Shepard Fairey in San Francisco, 1999.
Influential street artist Shepard Fairey has been a consistent presence in national and international art scenes since the 1990s. The LA-based artist is perhaps best known locally through his downtown Detroit mural at One Campus Martius, his ubiquitous Hope image created originally as a grassroots activism tool to support Barack Obama’s 2008 presidential campaign, and the pervasive We the People poster series for the 2017 Women’s March and beyond.
Shepard Fairey: Salad Days, 1989-1999, considers the first 10 years of Fairey’s artistic practice, and its roots in the graphic language and philosophies of the punk scene. Punk’s ethos played a decisive role in the artist’s early work. “When I discovered punk rock, and realized that music could have an attitude in its style but a specific point of view in its lyrics,” states Fairey, “I became even more interested in how it works as a way of shaping attitudes and culture.”
From 1989 to 1999, the artist adopted many of punk’s biting and playful graphic strategies, as well as its low-tech methods of production and distribution. Fairey created his first Andre the Giant has a Possesticker in a spontaneous DIY manner, appropriating an image of professional wrestler André René Roussimoff (aka André the Giant) from a newspaper. The image would gain iconic status when it spread via friends and fans to city streets across the United States and eventually around the world. The Andre the Giant campaign and image would transform in the mid-1990s into the Obey Giant series, which was inspired by John Carpenter’s sci-fi horror film, They Live (1988) and its plot about subliminal messages implanted in a society in order to control its inhabitants. Taking inspiration from early Russian Constructivist poster designs in particular and from revolutionary propaganda posters in general, Obey Giant prints were posted unsolicited on billboards, buildings, and other parts of the city.
“In Fairey’s earliest works we can see the inheritance of the punk ethos: the satirical impulse, the guerilla-style poster sniping, the oblique references to pop culture, and the very public stage of the street as a place for unapologetic individual expression,” states Blauvelt, Director of the Cranbrook Art Museum. He continues, “Shepard Fairey is a perfect bridge to connect the history of punk graphics that we are also exhibiting at the same time to his seminal work from the 1990s.”
Shepard Fairey: Salad Days, 1989-1999 showcased the artist’s formative years through a variety of posters, stickers, and archival documents showing his engagement with punk. It also featured a new installation in Cranbrook Art Museum’s galleries created by the artist.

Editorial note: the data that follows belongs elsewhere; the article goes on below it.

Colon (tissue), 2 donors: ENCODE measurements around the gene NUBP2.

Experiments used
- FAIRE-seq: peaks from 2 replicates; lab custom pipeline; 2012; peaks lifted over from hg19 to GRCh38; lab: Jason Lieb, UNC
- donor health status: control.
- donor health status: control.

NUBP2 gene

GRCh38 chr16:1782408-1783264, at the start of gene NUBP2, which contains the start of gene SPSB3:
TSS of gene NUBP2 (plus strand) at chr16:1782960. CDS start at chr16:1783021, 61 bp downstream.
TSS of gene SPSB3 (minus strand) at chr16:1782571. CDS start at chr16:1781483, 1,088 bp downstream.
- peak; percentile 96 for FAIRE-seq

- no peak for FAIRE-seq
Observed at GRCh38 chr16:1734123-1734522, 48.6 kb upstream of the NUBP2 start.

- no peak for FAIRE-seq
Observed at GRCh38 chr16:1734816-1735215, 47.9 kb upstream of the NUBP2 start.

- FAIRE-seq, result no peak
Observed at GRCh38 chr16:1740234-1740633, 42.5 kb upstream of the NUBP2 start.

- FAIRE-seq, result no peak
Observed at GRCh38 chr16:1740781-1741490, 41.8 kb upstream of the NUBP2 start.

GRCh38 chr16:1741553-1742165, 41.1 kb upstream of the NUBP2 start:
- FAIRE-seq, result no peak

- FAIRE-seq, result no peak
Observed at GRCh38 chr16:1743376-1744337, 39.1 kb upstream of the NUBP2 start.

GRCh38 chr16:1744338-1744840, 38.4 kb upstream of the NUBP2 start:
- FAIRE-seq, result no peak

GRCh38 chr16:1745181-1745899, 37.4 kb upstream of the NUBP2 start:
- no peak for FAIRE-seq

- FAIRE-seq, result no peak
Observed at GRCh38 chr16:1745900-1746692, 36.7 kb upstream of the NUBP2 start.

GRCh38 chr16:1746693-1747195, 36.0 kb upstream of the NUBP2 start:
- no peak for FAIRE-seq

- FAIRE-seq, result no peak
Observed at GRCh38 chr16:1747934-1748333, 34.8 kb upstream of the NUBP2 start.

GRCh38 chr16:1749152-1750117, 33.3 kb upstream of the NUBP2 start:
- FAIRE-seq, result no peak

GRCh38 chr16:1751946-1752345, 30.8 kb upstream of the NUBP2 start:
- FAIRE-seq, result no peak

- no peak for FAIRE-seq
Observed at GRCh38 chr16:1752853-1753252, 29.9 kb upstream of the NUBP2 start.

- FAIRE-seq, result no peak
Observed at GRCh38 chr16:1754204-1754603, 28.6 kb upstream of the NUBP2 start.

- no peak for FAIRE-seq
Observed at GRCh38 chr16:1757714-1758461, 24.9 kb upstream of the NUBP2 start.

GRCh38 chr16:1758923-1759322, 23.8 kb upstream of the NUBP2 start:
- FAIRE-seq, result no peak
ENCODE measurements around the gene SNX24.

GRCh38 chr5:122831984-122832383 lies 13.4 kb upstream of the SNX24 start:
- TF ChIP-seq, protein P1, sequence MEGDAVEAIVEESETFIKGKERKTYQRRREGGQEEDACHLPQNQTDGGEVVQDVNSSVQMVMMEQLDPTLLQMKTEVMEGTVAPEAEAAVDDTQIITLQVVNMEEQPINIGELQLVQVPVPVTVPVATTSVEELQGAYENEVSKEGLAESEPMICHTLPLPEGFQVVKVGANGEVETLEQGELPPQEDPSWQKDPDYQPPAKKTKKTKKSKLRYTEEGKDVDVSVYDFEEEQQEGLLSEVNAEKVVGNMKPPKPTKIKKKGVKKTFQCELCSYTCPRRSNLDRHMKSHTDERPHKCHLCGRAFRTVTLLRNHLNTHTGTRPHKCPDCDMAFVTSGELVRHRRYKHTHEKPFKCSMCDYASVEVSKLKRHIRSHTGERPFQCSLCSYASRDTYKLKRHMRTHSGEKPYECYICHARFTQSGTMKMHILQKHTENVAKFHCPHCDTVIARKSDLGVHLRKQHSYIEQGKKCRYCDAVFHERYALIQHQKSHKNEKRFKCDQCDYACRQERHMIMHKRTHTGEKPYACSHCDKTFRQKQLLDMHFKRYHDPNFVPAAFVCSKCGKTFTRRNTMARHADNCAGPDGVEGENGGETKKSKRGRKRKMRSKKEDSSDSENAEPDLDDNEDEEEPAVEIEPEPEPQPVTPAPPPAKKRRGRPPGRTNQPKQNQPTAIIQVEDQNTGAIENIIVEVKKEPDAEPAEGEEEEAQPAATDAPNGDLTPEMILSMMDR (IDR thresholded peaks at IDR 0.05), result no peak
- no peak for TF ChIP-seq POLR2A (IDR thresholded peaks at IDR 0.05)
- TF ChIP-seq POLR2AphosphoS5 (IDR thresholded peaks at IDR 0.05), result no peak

The exhibition was organized by Cranbrook Art Museum and curated by Andrew Blauvelt, Director, and Steffi Duarte, Jeanne and Ralph Graham Collections Fellow, with assistance from Library Street Collective. Cranbrook Art Museum programs are made possible with generous support from the Maxine and Stuart Frankel Foundation, members of the Art Museum Committee, and ArtMembers at Cranbrook.
Shepard Fairey's work and practice disrupts the distinction between fine and commercial art. He has become widely known since the 2008 US presidential election for his Barack Obama “Hope” and Inauguration poster that hangs at the National Portrait Gallery in Washington DC. Fairey rose to prominence in the early 1990s, through the dispersion of posters and stickers that were labeled as “Andre the Giant has a Posse” which would later relate to his Obey Giant Campaign. Today the work is now regarded as an international phenomenon, having changed the language between art and the urban landscape.
Fairey sits on the advisory board of ‘Reaching to Embrace the Arts’, a nonprofit organization that provides art supplies to priority schools; and in 2007, he joined the board of the ‘Music Is Revolution Foundation’, a nonprofit organization that supports music education for public schools and for which he created a logo. In 2014, Fairey painted a towering mural paying tribute to Nelson Mandela and the 25th anniversary of the Purple Rain Protest in Johannesburg, overlooking the Nelson Mandela Bridge. He has always been open about controversial social and political topics and often creates or donates artwork in order to promote awareness for various social issues.
Fairey's works have been exhibited in numerous public and private institutions, including the Victoria and Albert Museum in London, the Smithsonian Museum, and the Museum of Modern Art in New York City, the Los Angeles County Museum of Art, the Virginia Museum of Fine Arts in Richmond, the Museum of Contemporary Art San Diego and the Boston Institute of Contemporary Art.
Shepard Fairey: Salad Days, 1989-1999, on display from June 16 trough October 7, 2018.
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